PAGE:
"During the debate, they said the overall trade balance would improve.
Now that that hasn't happened, they've changed their tune," says Sarah
Anderson of the Institute for Policy Studies (IPS). Along with the
Economic Policy Institute, Global Trade Watch and other groups, IPS
issued its own report card, "NAFTA at Three Years: The Failed
Establishment media also left unchallenged the administration's
attribution of the disappointing trade balance results to internal
Mexican economic problems that had nothing to do with the pact. The New
York Times (7/11/97), for example, referred matter-of-factly to "the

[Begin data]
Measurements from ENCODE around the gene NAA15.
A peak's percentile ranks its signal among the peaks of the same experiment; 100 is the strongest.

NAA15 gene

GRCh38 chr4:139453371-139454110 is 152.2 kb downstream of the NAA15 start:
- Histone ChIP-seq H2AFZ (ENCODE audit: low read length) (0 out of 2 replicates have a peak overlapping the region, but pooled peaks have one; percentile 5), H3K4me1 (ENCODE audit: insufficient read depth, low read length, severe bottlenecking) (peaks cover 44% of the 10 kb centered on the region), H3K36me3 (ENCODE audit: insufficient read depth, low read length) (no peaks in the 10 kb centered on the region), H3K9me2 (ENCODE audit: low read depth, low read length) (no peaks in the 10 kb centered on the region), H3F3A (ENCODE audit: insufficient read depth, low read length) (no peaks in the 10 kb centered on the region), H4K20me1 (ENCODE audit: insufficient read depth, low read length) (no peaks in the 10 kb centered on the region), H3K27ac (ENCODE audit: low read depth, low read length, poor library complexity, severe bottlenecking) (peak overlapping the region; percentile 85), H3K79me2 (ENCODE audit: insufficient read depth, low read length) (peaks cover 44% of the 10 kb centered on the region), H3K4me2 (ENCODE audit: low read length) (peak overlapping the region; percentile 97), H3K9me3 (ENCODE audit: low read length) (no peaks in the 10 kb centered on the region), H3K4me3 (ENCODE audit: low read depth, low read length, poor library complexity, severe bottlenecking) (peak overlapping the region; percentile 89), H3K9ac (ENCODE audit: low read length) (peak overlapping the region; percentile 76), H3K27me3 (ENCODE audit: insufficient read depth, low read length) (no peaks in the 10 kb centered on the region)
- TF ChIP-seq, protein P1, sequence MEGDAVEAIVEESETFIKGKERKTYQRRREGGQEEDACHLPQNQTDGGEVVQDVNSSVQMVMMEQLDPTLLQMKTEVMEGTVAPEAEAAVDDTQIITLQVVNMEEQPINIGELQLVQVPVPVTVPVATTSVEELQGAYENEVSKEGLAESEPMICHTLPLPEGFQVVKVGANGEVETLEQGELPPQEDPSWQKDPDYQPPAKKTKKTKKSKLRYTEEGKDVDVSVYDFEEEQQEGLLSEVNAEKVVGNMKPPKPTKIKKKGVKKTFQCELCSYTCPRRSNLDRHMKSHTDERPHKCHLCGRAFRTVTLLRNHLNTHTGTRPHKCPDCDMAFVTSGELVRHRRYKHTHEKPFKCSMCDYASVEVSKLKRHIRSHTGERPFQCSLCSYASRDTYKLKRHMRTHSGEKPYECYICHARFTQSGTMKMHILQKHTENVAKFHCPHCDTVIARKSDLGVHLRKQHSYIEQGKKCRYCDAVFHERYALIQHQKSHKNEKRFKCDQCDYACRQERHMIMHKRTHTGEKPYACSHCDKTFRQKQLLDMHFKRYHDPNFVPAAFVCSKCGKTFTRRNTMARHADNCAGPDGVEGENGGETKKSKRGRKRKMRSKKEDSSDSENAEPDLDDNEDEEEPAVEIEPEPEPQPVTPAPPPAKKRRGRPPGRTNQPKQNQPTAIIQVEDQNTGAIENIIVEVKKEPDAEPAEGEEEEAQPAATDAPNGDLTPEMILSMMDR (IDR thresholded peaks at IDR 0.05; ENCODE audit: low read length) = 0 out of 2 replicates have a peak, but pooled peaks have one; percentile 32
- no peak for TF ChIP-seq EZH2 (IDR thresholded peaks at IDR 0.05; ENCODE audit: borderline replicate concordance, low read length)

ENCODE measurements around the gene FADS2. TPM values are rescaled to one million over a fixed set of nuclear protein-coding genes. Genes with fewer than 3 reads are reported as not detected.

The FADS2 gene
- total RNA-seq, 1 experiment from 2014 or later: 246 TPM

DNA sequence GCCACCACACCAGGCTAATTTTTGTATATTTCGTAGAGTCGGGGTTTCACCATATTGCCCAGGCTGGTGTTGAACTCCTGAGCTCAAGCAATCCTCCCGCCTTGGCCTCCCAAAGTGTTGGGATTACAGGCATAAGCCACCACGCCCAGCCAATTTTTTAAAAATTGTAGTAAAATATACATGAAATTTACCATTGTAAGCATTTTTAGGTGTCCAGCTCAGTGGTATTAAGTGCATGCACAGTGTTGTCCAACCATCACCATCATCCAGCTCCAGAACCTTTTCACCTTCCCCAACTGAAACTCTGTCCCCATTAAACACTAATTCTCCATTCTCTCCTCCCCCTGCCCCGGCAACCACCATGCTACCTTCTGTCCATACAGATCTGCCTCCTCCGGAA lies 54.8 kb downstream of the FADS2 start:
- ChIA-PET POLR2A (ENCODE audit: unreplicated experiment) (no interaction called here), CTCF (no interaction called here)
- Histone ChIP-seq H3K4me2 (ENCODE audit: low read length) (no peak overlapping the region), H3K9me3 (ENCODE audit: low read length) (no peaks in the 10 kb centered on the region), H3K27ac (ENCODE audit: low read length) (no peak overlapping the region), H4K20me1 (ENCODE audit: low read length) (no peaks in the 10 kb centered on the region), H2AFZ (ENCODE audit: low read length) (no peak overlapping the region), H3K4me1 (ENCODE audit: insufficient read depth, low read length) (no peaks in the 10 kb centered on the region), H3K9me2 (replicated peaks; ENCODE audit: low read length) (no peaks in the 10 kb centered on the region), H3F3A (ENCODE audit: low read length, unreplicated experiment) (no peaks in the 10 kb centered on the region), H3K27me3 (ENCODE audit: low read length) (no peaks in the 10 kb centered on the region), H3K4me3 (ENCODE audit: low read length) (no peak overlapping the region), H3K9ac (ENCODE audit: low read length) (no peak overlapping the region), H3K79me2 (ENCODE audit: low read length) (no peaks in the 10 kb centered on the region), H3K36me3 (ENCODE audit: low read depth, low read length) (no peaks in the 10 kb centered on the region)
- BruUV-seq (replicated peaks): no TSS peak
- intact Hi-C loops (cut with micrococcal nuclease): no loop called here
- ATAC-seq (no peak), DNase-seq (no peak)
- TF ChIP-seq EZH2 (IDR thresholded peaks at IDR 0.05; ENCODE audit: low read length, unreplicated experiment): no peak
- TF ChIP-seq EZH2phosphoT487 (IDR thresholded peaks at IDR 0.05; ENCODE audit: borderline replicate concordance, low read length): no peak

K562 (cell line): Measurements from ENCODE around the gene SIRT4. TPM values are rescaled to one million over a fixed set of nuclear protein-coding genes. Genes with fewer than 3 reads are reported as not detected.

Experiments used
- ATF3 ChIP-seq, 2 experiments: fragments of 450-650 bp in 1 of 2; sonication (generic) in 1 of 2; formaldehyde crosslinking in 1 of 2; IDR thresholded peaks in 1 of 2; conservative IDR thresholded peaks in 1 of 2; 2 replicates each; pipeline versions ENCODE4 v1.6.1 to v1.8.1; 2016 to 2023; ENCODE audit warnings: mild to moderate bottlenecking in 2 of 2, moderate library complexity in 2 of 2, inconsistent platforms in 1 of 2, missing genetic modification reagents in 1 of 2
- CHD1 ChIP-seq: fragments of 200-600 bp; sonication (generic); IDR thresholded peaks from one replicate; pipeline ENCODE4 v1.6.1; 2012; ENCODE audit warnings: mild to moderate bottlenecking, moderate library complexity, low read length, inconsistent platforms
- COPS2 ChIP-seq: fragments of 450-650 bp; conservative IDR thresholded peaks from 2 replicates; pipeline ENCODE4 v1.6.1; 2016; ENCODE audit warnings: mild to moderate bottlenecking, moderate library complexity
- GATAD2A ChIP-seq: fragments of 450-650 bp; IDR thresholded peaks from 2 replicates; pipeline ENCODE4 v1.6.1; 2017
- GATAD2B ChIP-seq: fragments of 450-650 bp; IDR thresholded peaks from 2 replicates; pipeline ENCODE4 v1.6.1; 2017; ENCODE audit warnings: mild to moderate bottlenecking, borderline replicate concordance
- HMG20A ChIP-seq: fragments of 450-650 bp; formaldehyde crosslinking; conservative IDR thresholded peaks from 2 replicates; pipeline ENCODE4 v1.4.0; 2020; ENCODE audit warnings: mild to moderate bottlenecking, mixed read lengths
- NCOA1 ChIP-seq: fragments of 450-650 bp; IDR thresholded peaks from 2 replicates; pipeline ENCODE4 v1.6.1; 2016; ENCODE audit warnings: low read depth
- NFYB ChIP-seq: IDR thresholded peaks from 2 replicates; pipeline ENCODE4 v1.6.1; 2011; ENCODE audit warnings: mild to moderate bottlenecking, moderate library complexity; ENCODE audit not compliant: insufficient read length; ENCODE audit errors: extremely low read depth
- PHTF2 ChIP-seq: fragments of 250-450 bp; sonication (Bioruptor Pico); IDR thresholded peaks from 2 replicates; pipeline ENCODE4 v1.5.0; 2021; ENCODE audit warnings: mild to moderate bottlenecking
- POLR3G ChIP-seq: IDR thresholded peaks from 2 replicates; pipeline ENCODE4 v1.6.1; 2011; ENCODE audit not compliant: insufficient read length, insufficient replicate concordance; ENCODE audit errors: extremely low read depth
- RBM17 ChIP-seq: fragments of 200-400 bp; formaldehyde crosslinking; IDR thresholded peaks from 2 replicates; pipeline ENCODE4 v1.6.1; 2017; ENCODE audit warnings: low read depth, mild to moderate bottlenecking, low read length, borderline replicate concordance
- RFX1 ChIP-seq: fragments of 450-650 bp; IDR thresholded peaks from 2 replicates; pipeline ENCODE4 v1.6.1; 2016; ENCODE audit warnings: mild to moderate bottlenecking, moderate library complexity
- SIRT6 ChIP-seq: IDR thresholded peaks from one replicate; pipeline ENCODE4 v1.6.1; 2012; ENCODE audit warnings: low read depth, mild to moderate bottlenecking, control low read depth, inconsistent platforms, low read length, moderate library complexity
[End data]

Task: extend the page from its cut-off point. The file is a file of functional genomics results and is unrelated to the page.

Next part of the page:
deep financial crisis that engulfed Mexico in 1995 and turned a small
American trade surplus with the country into a deficit." A Washington
Post article (7/11/97) speculated on NAFTA's effect "if the impact of
Mexico's financial crisis is factored out."
But to "factor out" Mexico's peso crisis in assessing NAFTA is
disingenuous in the extreme, Anderson says, because the two are deeply
entwined. "The Failed Experiment" argues that the peso's fall was a
necessary part of Mexico's "aggressive export-led growth strategy"--a
strategy that was premised on NAFTA. The artificially high peso had
kept down inflation in Mexico, which was key to NAFTA's passage in the
U.S. and to the 1994 election of pro-NAFTA Mexican president Ernesto
In fact, mainstream media largely acknowledged this at the time; much
of their pro-NAFTA reporting depicted the pact as crucial for Mexico's